“One of the main reasons I started Airspace was because drivers are the face of the company, and in the past, they have gotten the least amount of respect,” said Nick Bulcao, CEO of Airspace Technologies. Bulcao wanted to change that. For-hire drivers at companies like Uber often complain about poor working conditions and low pay, but Bulcao saw an opportunity to upend that paradigm.
“By eliminating an entire layer in the supply chain, which is the agent model, we go directly to the drivers, who are independent contractors, and by doing that we can get the cream of the crop,” Bulcao explained. “We can pay substantially more to the drivers, by eliminating that 30-40 percent margin that the agents were making.”
From a purely operational standpoint, what Airspace does isn’t too far from conventional shipping. “There’s a million final-mile providers doing similar things,” Bulcao said. The process works as follows: Shippers enter the pickup and delivery information into Airspace’s system, the driver takes the shipment to the airport, and that process is repeated in reverse once the package lands at the destination airport.
What distinguishes Airspace is its technology, says Bulcao. “We’re the first company that’s found a way to integrate air and ground, and provide that transparency throughout the entire process of the shipment.”
Drivers are given turn-by-turn directions to the pickup point, and Airspace provides a scan-in and scan-out process. Drivers pick up packages, scan them into the system, deliver them to the airport and scans them out of their possession. The packages are then shipped between the airports, and drivers on the delivery end are notified to pick up the packages and deliver them to their final destination. All of this is updated in real-time on Airspace’s platform.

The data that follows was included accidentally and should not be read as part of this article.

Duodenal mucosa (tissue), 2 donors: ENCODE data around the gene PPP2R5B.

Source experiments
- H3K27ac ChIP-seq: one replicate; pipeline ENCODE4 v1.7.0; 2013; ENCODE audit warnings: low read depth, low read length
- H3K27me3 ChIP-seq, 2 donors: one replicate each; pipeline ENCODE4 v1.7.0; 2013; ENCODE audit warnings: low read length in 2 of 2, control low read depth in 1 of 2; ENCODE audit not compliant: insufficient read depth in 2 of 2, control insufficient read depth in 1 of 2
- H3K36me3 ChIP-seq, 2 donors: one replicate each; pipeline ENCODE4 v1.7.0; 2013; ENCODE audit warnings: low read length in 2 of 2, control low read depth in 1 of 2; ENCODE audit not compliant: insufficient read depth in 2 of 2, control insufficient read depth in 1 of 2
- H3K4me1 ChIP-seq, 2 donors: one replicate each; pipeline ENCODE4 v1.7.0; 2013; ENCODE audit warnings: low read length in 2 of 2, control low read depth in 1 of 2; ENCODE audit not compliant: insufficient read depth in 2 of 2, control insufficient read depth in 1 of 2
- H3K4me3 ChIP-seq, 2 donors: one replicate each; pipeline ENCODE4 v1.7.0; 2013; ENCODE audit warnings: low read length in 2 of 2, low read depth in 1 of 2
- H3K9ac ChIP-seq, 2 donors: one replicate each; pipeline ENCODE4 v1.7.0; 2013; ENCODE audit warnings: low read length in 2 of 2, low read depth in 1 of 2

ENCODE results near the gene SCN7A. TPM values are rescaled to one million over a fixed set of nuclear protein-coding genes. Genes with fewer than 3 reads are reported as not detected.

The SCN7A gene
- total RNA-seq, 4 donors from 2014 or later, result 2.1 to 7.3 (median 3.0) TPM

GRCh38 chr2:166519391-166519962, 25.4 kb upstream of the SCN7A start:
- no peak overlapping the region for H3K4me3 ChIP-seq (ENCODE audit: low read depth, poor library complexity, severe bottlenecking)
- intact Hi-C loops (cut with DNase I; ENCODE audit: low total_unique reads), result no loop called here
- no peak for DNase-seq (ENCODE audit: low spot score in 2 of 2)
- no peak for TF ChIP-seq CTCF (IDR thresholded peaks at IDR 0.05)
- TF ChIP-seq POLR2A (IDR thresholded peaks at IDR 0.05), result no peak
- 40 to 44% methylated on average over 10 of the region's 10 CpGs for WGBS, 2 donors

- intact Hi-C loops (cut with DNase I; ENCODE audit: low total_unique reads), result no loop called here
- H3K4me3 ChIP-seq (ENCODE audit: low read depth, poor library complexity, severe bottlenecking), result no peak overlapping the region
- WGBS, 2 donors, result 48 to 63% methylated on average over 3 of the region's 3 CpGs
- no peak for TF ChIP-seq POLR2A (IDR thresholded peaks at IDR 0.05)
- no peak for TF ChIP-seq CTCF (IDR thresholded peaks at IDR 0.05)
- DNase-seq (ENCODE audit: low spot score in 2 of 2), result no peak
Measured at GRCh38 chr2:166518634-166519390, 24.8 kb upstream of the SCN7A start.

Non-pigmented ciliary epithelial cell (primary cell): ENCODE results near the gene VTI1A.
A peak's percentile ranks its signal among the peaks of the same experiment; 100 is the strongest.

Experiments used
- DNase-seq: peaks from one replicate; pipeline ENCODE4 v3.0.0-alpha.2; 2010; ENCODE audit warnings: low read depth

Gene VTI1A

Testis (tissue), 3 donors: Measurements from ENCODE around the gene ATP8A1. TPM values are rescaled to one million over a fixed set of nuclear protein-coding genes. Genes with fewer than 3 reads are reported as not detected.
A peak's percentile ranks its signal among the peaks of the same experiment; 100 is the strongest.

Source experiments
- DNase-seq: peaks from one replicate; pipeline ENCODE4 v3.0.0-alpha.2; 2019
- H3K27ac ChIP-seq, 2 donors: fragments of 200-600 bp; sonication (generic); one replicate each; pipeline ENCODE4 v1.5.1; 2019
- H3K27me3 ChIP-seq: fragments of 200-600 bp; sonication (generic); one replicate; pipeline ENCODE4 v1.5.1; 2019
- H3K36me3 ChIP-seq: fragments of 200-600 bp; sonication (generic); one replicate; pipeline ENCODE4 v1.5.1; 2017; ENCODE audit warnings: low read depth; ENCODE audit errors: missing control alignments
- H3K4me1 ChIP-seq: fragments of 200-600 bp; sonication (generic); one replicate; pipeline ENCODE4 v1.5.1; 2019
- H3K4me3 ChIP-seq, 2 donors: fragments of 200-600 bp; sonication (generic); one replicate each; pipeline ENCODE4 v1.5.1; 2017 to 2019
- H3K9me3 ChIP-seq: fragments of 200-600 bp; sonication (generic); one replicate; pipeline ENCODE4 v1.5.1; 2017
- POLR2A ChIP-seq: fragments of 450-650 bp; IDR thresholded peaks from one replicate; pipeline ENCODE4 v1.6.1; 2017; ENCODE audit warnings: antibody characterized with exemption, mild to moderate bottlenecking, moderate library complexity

That same focus on technology allows Airspace to compete with the likes of UPS and FedEx on pricing, says Bulcao. “The big thing is, by owning fewer assets, we’re able to tap into the capacity on commercial flights,” he explained. Airspace has agreements with all the major airlines, mostly on the domestic side, but it is increasing on the international side as well. “That allows us to do everything that FedEx and UPS are doing, at a fraction of the cost, because we are able to tap into the commercial airlines’ capacity,” Bulcao said. “We’re focused on the next flight out [NFO] side of the business. It’s an industry that requires a lot of transparency and speed, and that’s exactly what our technology does.”
Bulcao’s bets seem to be paying off. While the company doesn’t release volumes, he said that Airspace was expecting 250-to-300-percent growth by 2018, and that the company had grown more than 400 percent between 2016 and 2017. To keep that momentum, Bulcao and his team are pushing hard into the NFO space.
“We’re just getting started in the market,” he said. “We’ve got a long way to go with that, but a couple other avenues we’re looking at include the international side of things. That’s just a fraction of our business right now.”
Bulcao concludes that the only way to hit the growth targets he’s set is through the company culture that Airspace has created. “I’m looking for someone that likes to come to work every day, and really works hard, but has fun during the journey, because we’re really on a journey right now. At the risk of sounding cheesy, that’s really what it is, and I want to make sure I’m surrounding myself with people that also want to be on that journey.”